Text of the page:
Ok, that title is a little strong for some, but it’s an observation based upon over thirty years surrounded by technology (my early resume is considered a history lesson in Universities) and the behaviour of some companies towards technology. I guess if I’m going to use such a strong title, you deserve an explanation.
I’ve chosen to write about how technology is perceived based upon over thirty years of observing how people treat those in the IT industry and how not enough has changed. The pace of technology change is rapid, it’s complex, and being able to keep pace is a job in itself.
Those that appreciate the industry are more appreciative and yet those that undervalue it are for some reason, less understanding than ever. But there are those who consider those in technology as somehow less valid, stupid, subservient. I’ve seen and heard support engineers spoken to in a way that borders upon offensive, certainly with a strong sense of dismissal.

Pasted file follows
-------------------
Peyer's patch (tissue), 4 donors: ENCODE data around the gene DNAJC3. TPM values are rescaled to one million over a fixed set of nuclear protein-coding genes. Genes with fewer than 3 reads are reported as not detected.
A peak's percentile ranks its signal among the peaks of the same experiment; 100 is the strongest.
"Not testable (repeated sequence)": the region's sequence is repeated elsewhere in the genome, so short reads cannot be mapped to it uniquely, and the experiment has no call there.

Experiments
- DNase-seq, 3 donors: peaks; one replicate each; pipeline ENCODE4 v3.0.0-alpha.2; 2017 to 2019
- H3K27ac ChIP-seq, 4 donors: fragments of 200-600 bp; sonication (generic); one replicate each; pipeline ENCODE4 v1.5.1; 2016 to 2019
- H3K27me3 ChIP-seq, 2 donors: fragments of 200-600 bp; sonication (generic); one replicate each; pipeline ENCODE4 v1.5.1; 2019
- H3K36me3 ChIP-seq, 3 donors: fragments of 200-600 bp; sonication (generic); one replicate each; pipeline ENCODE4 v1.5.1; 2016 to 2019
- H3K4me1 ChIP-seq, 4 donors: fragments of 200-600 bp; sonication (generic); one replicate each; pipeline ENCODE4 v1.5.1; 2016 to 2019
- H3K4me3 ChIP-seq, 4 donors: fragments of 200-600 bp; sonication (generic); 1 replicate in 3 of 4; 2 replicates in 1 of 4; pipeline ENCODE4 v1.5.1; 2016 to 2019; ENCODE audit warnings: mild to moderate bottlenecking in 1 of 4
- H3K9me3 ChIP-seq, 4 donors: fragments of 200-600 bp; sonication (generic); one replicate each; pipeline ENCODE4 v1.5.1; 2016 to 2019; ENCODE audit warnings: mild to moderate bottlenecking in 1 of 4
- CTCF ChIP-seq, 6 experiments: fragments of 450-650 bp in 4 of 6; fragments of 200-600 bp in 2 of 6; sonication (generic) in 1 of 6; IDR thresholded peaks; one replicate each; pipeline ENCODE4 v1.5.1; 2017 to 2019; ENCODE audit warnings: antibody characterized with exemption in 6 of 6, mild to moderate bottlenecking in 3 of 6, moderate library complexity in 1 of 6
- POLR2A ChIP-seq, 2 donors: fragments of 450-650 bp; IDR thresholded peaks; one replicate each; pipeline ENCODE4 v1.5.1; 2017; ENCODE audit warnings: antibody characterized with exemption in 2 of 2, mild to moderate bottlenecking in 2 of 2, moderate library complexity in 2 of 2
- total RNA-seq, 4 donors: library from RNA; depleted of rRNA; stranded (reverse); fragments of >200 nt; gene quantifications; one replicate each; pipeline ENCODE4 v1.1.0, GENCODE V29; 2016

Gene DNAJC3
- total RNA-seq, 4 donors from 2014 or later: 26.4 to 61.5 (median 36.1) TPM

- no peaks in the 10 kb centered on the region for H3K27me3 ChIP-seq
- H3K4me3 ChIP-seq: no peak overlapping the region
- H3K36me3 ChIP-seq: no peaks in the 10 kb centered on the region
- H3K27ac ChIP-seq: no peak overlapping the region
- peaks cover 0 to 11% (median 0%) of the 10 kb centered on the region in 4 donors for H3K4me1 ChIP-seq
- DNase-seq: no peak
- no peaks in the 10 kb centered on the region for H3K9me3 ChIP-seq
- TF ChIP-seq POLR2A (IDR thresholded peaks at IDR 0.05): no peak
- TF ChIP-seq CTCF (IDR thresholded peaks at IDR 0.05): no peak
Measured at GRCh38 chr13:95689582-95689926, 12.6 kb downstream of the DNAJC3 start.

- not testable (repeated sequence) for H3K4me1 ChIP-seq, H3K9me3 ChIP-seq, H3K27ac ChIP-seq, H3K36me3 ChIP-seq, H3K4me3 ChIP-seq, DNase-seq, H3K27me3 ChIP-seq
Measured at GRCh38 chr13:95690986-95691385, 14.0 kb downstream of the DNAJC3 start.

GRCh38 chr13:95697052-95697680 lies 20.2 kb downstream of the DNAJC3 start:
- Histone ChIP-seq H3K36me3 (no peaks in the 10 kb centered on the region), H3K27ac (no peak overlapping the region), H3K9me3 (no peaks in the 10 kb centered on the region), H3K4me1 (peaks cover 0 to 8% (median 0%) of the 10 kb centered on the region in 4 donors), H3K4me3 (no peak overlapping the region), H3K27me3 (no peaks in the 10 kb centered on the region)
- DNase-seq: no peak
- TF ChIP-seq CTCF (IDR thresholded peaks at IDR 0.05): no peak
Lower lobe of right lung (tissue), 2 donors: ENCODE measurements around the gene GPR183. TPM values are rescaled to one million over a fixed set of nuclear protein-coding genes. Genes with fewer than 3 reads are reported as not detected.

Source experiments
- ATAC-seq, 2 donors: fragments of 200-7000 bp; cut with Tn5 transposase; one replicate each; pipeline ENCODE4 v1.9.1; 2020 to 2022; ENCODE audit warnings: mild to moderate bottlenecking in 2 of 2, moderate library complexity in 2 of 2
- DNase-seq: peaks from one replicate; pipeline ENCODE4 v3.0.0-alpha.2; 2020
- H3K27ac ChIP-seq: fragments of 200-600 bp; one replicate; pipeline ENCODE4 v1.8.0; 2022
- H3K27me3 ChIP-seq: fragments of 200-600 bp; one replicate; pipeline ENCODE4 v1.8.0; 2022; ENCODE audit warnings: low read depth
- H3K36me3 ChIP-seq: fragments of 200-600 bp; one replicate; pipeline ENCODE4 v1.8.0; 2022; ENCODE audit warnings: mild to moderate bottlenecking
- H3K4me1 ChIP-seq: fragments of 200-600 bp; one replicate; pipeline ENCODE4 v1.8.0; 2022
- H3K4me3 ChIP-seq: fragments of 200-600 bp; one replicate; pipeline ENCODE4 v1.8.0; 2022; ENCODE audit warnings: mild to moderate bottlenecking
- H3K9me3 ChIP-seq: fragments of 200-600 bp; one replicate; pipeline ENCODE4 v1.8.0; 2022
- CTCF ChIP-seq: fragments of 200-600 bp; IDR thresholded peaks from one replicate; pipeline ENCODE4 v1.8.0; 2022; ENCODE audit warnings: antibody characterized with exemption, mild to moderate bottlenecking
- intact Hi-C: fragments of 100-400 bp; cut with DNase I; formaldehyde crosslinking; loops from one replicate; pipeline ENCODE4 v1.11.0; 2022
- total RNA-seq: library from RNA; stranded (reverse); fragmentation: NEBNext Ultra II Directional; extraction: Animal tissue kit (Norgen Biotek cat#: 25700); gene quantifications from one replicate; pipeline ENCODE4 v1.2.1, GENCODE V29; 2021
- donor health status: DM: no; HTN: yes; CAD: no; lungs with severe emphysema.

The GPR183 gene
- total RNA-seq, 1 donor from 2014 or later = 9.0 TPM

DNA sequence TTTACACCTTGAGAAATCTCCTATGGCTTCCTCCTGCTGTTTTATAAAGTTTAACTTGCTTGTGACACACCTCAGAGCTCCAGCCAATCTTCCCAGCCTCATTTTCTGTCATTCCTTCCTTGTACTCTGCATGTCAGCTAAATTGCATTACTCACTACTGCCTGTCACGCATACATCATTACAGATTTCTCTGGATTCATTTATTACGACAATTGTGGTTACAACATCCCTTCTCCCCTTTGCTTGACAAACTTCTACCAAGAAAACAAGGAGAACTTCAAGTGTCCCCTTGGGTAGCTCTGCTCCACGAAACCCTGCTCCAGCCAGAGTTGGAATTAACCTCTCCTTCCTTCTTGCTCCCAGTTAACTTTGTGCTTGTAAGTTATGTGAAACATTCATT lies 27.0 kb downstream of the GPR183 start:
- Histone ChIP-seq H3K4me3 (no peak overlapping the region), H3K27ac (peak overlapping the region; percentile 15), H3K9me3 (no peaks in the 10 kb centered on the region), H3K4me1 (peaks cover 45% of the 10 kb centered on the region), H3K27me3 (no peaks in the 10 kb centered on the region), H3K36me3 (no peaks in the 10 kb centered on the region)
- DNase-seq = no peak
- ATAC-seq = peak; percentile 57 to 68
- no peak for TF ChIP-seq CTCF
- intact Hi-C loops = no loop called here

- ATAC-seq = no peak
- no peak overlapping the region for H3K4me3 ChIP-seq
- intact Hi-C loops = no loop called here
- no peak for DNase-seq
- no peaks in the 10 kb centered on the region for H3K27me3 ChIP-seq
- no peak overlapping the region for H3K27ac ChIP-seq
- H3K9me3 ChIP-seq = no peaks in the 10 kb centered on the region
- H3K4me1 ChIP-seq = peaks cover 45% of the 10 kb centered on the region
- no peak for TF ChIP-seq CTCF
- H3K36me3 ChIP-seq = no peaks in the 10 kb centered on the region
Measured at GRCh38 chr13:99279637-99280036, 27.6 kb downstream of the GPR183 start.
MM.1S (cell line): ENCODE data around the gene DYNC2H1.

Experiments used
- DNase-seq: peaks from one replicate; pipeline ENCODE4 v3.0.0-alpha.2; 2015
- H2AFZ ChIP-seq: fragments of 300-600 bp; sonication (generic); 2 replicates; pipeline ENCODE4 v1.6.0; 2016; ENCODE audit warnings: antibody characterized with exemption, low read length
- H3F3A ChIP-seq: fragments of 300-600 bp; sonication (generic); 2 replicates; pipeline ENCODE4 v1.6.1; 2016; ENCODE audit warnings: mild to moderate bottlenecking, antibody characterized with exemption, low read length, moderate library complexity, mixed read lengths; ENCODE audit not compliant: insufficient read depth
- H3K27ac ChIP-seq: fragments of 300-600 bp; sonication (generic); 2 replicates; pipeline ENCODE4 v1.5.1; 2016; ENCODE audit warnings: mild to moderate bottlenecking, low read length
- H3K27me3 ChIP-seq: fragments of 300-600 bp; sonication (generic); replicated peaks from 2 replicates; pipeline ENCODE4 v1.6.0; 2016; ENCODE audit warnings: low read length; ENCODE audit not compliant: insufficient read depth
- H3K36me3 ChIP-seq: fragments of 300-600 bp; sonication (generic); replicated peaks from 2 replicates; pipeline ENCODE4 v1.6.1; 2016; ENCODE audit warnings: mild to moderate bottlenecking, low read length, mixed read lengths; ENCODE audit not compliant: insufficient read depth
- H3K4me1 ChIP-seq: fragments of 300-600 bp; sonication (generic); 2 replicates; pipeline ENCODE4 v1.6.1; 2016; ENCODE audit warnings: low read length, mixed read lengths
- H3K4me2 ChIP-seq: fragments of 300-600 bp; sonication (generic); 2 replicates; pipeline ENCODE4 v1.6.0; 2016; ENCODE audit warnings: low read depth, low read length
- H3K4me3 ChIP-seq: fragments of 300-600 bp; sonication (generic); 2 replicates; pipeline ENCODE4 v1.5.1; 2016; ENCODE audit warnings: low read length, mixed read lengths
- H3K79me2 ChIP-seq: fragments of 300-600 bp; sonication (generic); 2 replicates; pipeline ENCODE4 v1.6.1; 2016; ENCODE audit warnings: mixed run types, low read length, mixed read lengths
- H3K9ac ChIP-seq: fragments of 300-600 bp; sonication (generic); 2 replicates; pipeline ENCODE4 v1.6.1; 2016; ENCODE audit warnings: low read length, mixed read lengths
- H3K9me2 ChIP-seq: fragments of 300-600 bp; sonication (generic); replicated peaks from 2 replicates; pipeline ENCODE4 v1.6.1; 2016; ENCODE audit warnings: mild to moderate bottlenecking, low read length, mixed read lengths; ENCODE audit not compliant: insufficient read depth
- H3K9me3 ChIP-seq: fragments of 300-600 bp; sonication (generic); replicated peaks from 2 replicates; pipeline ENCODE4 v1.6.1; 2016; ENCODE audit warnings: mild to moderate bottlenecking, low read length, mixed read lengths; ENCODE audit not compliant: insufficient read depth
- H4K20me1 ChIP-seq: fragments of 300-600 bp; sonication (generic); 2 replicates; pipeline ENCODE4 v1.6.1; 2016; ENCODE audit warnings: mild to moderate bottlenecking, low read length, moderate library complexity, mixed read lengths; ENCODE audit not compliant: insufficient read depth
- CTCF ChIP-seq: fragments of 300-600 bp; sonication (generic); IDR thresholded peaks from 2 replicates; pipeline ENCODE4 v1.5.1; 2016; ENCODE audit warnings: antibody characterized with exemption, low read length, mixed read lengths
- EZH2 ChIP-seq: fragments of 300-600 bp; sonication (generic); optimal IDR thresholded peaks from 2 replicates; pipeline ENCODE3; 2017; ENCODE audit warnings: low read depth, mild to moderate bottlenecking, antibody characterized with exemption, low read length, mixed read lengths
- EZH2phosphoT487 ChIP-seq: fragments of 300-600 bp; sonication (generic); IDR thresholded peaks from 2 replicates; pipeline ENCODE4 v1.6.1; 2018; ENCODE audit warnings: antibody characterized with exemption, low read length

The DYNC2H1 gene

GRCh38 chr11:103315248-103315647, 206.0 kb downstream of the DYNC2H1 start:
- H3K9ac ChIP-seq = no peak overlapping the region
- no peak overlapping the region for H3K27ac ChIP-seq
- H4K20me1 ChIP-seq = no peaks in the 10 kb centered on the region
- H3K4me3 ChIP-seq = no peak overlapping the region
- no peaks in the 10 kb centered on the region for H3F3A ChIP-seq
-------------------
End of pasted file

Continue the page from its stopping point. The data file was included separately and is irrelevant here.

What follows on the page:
I’ll confess that the industry is certainly littered with those that lack certain soft skills and their manner can be rude, arrogant, or downright obnoxious. The industry has roles that certainly suit a certain temperament, that’s undeniable. We can, at times, be our own worst enemy. There are those who are, shall we say, atypical nerds, then there are the mathematical geniuses, there’s the detail/ borderline OCD obsessives, the loners, those that probably never see daylight, and the ones that are all about money and flash cars. We’re certainly an eclectic, strange, bunch. As an IT management specialist, you can need a strong will and lots of patience to keep yourself sane at times.
‘I know, they did say that and I’m really sorry’ is a phrase I’ve used many times over the years.
But, for all the industry quirks, technology is increasingly the department that not only helps keep the computers switched on but is at the core of future growth and prosperity. Without the IT department, most companies would have failed during the pandemic as the world has moved online and our dependence upon technology has strengthened. Not only has it provided new foundations and opportunities, if you look at the growth of technology-aligned services such as e-commerce, social media, videoconferencing, VR/ AR, automated telephony, but there is also one department at the core of all this. The IT department.